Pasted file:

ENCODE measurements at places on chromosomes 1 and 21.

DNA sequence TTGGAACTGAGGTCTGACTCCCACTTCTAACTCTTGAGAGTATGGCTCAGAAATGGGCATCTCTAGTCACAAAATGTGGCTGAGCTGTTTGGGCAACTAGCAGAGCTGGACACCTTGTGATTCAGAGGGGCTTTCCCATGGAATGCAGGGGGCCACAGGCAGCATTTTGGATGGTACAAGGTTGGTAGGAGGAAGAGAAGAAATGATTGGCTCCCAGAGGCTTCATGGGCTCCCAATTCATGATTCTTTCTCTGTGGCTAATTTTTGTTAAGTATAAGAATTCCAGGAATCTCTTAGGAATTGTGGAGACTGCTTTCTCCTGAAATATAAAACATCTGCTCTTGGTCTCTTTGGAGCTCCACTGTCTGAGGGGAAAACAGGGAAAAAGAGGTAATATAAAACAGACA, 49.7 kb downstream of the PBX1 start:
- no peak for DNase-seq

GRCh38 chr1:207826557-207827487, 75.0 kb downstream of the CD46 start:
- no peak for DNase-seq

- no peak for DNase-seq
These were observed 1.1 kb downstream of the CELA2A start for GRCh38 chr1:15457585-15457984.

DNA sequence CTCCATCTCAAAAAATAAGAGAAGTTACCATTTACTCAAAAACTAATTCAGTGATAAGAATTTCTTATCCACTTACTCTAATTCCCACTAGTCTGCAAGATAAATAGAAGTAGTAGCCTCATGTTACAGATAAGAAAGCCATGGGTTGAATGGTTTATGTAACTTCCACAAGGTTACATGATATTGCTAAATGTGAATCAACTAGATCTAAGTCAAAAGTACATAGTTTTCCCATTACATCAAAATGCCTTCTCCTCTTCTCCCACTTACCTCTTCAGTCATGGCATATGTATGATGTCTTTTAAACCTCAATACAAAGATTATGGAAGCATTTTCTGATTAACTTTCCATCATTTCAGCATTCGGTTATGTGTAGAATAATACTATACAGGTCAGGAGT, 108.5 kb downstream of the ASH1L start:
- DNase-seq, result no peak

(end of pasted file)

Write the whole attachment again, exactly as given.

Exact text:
ENCODE measurements at places on chromosomes 1 and 21.

DNA sequence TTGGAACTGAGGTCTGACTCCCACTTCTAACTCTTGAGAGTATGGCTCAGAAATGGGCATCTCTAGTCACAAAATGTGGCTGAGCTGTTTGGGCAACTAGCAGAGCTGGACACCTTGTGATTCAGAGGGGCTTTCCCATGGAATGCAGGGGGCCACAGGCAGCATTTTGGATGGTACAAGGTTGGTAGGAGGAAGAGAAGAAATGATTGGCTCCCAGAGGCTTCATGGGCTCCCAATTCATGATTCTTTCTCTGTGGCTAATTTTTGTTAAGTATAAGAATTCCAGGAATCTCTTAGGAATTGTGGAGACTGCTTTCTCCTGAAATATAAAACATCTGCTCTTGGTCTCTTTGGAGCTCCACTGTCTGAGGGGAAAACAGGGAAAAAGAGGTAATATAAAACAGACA, 49.7 kb downstream of the PBX1 start:
- no peak for DNase-seq

GRCh38 chr1:207826557-207827487, 75.0 kb downstream of the CD46 start:
- no peak for DNase-seq

- no peak for DNase-seq
These were observed 1.1 kb downstream of the CELA2A start for GRCh38 chr1:15457585-15457984.

DNA sequence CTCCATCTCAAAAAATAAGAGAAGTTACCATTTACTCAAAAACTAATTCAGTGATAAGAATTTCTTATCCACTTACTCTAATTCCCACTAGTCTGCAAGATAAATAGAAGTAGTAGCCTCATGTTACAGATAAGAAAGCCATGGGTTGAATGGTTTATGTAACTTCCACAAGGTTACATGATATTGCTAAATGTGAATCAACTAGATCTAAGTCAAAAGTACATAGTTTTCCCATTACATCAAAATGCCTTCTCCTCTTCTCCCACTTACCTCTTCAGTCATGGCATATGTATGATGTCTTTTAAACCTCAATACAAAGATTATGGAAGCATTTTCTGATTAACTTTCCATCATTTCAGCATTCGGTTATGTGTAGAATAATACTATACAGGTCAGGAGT, 108.5 kb downstream of the ASH1L start:
- DNase-seq, result no peak